It became evident that we needed a single and uniform way to think about concurrency in our systems and, specifically, in the way we think about networking. As we all know, writing concurrent code (and concurrent networking code) is hard and can take many forms. In fact, we began to experience this. As we started to decompose the system into services, each team took slightly different approaches. For example, the failure semantics from clients to services didn’t interact well: we had no consistent back-pressure mechanism for servers to signal back to clients and we experienced “thundering herds” from clients aggressively retrying latent services. These failure domains informed us of the importance of having a unified, and complementary, client and server library that would bundle in notions of connection pools, failover strategies, and load balancing. To help us all get in the same mindset, we put together both Futures and Finagle.
Now, not only did we have a uniform way to do things, but we also baked into our core libraries everything that all our systems needed so we could get off the ground faster. And rather than worry too much about how each and every system operated, we could focus on the application and service interfaces.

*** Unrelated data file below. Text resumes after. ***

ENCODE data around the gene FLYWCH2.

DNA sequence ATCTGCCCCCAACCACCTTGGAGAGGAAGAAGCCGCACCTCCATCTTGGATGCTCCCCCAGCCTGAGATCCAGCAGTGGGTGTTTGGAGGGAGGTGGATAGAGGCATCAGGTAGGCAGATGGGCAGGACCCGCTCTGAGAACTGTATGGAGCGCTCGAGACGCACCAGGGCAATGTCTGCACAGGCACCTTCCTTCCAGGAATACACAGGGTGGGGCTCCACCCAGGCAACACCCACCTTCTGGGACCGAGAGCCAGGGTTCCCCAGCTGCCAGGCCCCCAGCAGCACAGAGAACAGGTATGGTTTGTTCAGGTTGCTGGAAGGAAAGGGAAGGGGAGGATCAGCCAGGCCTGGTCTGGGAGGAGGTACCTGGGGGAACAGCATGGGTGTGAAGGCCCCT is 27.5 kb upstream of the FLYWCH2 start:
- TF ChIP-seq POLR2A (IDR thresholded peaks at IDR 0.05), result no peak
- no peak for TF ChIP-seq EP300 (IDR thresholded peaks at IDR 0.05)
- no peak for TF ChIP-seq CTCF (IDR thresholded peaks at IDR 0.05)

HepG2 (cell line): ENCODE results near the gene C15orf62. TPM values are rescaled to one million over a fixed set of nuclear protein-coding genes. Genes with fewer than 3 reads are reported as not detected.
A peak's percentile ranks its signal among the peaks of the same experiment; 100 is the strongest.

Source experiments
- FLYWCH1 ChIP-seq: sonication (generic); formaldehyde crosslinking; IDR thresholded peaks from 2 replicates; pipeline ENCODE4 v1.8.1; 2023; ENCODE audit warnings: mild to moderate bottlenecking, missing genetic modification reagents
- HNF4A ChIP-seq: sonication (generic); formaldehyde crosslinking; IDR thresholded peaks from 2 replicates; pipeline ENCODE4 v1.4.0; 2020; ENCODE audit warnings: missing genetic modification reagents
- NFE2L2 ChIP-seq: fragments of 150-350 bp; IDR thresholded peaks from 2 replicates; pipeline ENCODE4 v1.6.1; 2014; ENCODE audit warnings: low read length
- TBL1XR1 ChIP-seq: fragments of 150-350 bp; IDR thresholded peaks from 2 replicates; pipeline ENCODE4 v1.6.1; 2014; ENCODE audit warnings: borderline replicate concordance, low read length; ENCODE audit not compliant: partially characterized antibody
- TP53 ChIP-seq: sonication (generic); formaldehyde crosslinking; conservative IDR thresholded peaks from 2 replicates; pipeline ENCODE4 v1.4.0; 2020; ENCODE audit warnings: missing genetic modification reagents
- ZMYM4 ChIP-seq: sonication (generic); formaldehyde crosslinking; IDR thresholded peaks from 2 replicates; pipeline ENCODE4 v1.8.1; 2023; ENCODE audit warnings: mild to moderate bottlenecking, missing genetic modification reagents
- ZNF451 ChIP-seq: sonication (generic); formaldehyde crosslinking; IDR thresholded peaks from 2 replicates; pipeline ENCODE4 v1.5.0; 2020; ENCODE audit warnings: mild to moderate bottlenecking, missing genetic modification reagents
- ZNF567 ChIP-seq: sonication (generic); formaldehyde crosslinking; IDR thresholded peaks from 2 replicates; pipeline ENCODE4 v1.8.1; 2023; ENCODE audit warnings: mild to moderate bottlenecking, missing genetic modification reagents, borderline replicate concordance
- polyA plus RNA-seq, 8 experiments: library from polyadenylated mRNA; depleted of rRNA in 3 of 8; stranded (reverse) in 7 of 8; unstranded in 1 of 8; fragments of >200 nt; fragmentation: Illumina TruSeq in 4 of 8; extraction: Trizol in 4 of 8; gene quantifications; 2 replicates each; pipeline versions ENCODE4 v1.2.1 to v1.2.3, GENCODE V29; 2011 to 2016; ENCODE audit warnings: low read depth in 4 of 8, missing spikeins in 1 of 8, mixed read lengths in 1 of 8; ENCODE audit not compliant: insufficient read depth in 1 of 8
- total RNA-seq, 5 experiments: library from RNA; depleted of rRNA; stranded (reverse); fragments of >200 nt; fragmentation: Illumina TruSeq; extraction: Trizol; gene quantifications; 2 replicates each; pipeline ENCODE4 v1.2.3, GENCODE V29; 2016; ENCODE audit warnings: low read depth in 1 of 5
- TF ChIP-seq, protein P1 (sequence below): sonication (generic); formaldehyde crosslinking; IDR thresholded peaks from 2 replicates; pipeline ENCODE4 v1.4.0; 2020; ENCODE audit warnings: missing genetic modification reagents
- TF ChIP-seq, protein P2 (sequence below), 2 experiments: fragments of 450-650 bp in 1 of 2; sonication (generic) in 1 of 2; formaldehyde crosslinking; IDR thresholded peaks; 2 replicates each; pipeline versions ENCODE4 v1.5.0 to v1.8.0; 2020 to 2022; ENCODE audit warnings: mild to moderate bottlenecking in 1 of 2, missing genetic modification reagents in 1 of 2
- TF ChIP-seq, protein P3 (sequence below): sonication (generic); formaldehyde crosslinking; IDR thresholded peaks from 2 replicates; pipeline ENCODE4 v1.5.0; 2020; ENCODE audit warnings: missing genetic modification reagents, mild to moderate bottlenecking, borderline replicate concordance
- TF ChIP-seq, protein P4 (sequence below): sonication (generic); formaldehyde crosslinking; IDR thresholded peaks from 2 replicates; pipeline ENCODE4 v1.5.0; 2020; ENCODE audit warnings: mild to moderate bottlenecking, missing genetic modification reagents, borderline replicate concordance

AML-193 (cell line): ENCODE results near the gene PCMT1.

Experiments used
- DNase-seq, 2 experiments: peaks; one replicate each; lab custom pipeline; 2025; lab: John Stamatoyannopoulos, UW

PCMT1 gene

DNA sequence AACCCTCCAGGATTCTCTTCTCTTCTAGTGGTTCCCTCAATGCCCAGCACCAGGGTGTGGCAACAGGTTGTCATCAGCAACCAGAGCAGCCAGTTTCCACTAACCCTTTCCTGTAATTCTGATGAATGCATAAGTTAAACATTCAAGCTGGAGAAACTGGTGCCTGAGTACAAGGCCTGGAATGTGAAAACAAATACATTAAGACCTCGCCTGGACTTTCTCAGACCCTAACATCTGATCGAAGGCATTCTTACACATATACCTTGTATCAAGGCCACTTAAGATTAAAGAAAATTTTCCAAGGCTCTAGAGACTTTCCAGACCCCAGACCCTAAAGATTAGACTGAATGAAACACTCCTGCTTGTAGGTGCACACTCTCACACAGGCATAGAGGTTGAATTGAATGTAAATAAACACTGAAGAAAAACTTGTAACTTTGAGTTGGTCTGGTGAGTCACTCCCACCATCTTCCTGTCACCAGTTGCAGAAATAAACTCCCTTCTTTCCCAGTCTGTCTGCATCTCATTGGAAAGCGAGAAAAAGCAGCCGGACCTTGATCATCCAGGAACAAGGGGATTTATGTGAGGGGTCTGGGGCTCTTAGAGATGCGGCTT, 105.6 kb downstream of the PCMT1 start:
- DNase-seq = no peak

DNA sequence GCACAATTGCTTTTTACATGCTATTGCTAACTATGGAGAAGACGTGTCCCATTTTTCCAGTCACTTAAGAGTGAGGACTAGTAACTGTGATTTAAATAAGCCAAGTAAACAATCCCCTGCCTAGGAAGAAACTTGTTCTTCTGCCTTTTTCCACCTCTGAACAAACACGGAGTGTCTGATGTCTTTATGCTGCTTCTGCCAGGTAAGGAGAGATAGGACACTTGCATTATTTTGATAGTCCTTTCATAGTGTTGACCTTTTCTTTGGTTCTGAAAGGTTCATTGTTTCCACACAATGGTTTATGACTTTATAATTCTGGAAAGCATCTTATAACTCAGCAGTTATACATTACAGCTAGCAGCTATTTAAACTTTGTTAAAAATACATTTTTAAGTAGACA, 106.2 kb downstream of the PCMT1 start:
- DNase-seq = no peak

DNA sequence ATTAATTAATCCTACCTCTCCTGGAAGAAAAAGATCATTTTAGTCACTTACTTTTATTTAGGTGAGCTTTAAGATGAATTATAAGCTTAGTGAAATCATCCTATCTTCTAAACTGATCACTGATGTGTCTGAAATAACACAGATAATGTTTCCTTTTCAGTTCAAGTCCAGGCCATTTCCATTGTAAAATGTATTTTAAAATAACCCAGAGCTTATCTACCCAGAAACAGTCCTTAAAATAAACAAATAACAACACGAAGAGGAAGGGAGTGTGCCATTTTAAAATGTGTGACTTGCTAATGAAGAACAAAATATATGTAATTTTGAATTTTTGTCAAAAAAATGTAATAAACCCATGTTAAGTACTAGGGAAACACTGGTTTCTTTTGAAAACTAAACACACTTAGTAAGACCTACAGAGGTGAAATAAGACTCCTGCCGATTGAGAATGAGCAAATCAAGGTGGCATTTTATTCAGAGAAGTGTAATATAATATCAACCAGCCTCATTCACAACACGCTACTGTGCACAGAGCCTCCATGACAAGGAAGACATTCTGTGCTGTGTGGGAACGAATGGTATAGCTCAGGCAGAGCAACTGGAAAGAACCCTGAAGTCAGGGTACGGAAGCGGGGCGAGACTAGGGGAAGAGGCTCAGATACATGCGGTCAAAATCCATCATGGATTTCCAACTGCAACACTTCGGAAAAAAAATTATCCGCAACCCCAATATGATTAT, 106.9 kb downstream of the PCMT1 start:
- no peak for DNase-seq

The largest architectural change we made was to move from our monolithic Ruby application to one that is more services oriented. We focused first on creating Tweet, timeline, and user services –– our “core nouns”. This move afforded us cleaner abstraction boundaries and team-level ownership and independence. In our monolithic world, we either needed experts who understood the entire codebase or clear owners at the module or class level. Sadly, the codebase was getting too large to have global experts and, in practice, having clear owners at the module or class level wasn’t working. Our codebase was becoming harder to maintain, and teams constantly spent time going on “archeology digs” to understand certain functionality. Or we’d organize “whale hunting expeditions” to try to understand large scale failures that occurred. At the end of the day, we’d spend more time on this than on shipping features, which we weren’t happy with.